Shipping noise in a dynamic sea: a case study of grey seals in the Celtic Sea

F. Chen, G. I. Shapiro, K. A. Bennett, S. N. Ingram, D. Thompson, C. Vincent, D. J. F. Russell, C. B. Embling

Research output: Contribution to journalArticlepeer-review

15 Citations (Scopus)


Shipping noise is a threat to marine wildlife. Grey seals are benthic foragers, and thus experience acoustic noise throughout the water column, which makes them a good model species for a case study of the potential impacts of shipping noise. We used ship track data from the Celtic Sea, seal track data and a coupled ocean-acoustic modelling system to assess the noise exposure of grey seals along their tracks. It was found that the animals experience step changes in sound levels up to ~ 20 dB at a frequency of 125 Hz, and ~ 10 dB on average over 10–1000 Hz when they dive through the thermocline, particularly during summer. Our results showed large seasonal differences in the noise level experienced by the seals. These results reveal the actual noise exposure by the animals and could help in marine spatial planning.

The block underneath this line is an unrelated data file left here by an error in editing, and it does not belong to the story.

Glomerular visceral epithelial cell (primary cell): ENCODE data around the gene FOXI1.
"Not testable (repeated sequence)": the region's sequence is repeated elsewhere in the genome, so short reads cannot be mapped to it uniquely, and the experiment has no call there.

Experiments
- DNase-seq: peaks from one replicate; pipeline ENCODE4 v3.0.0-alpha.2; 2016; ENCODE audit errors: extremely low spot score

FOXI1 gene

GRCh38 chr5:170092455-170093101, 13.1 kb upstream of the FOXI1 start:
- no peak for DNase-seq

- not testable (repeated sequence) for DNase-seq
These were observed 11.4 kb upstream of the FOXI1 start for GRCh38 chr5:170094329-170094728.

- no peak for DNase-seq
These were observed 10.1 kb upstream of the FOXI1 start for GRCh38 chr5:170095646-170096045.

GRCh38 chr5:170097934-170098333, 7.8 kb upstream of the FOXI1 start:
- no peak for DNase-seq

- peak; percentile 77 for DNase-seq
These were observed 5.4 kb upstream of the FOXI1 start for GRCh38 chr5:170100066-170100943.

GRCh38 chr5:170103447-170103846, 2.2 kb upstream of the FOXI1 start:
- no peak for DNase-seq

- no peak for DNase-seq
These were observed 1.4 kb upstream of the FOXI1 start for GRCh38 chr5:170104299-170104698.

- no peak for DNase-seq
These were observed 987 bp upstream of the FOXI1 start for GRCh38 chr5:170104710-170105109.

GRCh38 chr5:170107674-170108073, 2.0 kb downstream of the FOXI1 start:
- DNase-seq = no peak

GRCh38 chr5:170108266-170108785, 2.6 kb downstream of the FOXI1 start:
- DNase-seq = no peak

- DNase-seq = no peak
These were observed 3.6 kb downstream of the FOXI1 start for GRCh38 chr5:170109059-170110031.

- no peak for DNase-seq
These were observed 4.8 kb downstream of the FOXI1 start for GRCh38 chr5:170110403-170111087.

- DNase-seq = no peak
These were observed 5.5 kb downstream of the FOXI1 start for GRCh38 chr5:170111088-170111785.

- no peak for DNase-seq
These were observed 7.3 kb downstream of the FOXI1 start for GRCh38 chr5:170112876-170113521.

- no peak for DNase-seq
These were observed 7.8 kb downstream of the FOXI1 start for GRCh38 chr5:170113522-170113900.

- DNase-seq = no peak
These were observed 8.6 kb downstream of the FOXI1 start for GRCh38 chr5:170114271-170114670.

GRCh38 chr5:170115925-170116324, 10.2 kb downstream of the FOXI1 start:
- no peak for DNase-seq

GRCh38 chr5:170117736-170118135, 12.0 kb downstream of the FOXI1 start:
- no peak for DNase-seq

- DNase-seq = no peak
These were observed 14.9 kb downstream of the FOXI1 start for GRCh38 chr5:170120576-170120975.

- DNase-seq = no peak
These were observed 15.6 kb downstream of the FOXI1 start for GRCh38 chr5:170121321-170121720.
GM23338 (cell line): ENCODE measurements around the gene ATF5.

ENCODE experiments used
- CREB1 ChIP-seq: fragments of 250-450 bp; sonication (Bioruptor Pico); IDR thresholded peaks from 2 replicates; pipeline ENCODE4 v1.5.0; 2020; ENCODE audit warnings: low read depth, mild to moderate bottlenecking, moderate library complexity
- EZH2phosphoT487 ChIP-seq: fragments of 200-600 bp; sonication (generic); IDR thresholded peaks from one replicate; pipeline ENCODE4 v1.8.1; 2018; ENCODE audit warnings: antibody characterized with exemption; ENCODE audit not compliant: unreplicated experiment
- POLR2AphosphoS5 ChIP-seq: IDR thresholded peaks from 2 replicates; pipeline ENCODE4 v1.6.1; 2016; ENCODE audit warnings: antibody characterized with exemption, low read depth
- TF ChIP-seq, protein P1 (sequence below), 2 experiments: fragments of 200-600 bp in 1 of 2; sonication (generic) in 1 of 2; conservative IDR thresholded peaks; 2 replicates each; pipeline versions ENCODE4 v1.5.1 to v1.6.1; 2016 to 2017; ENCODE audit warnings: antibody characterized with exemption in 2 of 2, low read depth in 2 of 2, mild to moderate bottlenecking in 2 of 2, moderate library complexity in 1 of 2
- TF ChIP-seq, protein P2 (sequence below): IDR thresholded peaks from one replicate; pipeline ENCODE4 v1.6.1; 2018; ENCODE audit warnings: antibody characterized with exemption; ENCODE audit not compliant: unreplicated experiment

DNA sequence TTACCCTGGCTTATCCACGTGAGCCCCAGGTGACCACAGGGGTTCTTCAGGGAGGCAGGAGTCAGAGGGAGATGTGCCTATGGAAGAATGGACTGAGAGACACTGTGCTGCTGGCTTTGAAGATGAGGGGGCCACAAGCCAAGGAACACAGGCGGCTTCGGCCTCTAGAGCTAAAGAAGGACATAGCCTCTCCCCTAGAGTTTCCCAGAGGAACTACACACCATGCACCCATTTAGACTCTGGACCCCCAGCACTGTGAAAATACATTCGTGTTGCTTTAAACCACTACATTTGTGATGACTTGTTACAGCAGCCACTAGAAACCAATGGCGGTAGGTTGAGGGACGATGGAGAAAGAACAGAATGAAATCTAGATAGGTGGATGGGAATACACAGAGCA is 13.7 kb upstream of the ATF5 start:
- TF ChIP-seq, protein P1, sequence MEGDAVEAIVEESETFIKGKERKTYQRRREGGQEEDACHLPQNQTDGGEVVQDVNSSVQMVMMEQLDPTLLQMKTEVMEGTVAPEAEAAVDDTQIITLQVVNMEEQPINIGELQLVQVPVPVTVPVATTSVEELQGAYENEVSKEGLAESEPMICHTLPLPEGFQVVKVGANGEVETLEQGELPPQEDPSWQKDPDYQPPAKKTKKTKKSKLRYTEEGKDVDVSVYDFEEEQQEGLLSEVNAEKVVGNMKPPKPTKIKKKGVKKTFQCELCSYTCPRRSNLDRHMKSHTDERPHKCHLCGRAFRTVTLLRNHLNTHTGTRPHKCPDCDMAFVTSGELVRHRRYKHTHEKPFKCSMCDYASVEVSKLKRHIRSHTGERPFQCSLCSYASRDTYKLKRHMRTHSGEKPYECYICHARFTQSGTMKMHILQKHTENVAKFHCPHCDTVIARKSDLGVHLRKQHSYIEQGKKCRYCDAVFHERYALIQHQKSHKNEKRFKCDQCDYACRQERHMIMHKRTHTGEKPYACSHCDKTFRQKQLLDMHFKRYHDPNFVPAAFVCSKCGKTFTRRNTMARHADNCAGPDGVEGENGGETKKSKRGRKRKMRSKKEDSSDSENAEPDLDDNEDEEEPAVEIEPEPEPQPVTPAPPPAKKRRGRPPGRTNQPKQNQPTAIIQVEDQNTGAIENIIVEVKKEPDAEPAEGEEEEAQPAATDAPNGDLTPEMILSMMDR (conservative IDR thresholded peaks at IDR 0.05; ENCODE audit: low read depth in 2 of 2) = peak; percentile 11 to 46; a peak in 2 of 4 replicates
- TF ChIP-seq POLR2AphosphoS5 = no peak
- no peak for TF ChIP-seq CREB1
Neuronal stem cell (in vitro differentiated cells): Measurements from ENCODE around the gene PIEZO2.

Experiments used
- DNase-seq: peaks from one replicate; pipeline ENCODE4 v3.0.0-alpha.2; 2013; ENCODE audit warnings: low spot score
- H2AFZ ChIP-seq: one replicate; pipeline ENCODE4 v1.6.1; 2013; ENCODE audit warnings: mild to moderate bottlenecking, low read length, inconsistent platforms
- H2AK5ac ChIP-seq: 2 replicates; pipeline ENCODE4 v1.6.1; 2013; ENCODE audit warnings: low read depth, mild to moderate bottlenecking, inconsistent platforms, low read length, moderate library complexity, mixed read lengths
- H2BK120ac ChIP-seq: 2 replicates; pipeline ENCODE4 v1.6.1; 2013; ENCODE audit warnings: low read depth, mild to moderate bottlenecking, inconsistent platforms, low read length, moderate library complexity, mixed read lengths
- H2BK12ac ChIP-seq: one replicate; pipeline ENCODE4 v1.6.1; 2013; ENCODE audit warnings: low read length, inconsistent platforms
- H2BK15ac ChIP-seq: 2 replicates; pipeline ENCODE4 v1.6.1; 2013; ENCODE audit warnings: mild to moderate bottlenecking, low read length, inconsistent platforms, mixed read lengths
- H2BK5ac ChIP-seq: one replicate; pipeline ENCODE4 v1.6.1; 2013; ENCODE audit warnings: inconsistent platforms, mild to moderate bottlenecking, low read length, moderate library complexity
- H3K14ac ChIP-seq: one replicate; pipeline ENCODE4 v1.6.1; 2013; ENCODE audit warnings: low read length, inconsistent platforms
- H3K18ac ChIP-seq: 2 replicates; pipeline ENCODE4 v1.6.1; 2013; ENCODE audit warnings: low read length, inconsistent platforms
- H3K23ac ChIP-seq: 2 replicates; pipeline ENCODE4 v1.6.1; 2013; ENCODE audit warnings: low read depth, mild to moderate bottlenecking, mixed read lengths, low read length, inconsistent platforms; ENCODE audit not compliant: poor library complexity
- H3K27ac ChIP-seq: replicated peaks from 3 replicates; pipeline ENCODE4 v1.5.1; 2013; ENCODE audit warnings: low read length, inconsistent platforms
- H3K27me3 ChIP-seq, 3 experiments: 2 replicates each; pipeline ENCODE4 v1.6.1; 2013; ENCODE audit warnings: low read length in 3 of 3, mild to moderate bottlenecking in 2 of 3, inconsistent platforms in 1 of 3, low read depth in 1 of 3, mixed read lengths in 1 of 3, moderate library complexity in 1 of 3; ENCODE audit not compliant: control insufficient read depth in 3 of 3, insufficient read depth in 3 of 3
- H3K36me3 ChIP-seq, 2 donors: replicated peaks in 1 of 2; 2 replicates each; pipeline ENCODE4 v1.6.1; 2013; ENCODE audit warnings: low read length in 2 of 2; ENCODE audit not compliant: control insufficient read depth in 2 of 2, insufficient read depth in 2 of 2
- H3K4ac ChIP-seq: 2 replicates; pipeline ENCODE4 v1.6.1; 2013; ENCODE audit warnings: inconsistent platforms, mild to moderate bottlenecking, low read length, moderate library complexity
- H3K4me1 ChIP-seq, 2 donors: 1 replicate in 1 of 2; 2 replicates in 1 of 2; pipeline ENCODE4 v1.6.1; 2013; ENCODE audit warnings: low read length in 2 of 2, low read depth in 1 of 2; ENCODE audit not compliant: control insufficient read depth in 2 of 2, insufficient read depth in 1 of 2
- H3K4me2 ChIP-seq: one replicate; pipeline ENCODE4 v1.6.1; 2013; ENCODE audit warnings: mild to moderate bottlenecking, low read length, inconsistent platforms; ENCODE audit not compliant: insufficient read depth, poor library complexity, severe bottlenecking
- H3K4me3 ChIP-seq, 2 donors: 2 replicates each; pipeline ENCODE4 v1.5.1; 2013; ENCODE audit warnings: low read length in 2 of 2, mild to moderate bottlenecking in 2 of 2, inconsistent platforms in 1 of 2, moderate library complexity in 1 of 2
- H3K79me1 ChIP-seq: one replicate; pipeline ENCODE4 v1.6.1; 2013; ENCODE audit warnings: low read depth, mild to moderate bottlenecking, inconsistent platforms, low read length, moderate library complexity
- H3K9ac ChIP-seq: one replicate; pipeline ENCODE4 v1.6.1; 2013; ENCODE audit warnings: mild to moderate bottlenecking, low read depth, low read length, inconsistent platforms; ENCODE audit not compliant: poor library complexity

Original languageEnglish
Pages (from-to)372-383
JournalMarine Pollution Bulletin
Issue number1
Early online date24 Sept 2016
Publication statusPublished - 15 Jan 2017


  • Anthropogenic noise
  • Marine animals
  • Sound propagation
  • Acoustic modelling
  • Ocean fronts


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